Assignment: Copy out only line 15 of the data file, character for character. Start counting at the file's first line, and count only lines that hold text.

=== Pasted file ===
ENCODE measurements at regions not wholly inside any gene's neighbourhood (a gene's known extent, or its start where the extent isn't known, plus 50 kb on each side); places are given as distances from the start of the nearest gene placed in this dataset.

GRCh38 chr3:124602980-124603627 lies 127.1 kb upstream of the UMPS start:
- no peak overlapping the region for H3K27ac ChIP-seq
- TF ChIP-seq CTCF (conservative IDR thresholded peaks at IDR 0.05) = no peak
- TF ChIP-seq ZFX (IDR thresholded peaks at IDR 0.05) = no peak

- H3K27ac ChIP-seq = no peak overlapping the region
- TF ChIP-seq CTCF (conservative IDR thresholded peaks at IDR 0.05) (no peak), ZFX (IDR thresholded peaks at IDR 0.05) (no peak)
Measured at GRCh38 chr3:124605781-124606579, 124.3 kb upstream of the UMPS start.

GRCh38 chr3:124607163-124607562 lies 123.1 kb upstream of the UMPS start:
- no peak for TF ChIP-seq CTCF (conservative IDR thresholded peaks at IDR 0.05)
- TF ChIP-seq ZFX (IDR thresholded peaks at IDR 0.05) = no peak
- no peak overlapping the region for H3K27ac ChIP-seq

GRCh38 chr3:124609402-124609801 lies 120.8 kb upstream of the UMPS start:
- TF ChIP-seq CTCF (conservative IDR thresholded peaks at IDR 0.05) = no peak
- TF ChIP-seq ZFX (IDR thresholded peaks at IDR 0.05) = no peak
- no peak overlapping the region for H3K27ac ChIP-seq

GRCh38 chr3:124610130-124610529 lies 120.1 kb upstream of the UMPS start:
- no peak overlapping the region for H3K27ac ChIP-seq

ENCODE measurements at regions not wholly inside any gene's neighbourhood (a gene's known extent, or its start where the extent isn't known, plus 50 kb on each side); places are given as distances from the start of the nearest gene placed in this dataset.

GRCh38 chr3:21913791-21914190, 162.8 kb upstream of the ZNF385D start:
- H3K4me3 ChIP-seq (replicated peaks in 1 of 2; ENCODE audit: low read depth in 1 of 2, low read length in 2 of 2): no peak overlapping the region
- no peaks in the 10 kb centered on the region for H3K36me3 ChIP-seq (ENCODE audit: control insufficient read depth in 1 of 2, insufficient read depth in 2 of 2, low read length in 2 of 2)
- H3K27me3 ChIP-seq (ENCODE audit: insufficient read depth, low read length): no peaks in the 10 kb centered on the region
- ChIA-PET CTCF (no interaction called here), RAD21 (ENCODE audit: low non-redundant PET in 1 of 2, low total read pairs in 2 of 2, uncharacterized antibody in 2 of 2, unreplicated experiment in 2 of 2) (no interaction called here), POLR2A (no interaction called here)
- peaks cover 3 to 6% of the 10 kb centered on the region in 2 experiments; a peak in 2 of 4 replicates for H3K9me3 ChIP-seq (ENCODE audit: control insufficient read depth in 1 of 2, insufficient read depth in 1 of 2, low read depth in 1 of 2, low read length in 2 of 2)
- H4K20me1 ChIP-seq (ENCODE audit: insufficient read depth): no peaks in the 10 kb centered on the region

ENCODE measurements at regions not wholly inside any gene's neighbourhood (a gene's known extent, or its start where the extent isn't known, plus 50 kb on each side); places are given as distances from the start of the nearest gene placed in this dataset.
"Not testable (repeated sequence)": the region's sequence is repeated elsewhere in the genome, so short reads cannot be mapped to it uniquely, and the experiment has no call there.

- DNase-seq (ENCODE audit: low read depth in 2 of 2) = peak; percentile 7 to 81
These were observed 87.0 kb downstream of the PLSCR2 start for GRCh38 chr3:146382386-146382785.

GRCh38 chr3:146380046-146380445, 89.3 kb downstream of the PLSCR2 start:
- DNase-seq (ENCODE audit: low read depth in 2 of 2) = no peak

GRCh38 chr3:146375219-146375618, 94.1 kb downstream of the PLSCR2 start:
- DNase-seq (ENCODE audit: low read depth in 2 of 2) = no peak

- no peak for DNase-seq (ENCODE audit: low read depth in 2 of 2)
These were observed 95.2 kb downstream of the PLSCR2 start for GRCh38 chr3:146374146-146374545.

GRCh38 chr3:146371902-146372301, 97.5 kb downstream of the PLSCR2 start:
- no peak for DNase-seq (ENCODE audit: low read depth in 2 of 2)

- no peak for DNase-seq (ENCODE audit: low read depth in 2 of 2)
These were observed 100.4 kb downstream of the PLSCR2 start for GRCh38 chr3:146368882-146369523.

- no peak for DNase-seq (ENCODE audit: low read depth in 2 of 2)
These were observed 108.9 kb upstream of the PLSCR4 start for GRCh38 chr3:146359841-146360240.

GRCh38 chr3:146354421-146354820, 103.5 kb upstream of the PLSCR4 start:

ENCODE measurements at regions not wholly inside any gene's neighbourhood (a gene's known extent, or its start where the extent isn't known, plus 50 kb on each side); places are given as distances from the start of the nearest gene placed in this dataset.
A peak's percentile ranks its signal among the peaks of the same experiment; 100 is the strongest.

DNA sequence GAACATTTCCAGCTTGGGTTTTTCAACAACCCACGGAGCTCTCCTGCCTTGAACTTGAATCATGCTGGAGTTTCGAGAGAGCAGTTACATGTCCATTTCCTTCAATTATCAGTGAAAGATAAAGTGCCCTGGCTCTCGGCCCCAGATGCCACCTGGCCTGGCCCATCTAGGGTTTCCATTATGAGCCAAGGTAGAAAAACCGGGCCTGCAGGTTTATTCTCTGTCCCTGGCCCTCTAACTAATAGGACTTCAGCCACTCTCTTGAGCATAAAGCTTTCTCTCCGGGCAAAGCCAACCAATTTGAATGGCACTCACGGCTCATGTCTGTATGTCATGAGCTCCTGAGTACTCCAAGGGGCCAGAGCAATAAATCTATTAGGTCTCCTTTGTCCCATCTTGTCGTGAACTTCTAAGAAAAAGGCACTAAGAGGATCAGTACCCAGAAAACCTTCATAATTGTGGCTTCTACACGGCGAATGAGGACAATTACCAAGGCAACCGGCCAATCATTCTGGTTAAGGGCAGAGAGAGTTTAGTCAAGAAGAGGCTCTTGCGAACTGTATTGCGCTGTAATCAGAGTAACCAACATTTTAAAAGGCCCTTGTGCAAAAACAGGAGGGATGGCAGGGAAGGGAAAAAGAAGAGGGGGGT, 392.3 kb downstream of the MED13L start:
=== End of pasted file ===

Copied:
- TF ChIP-seq ZFX (IDR thresholded peaks at IDR 0.05) = no peak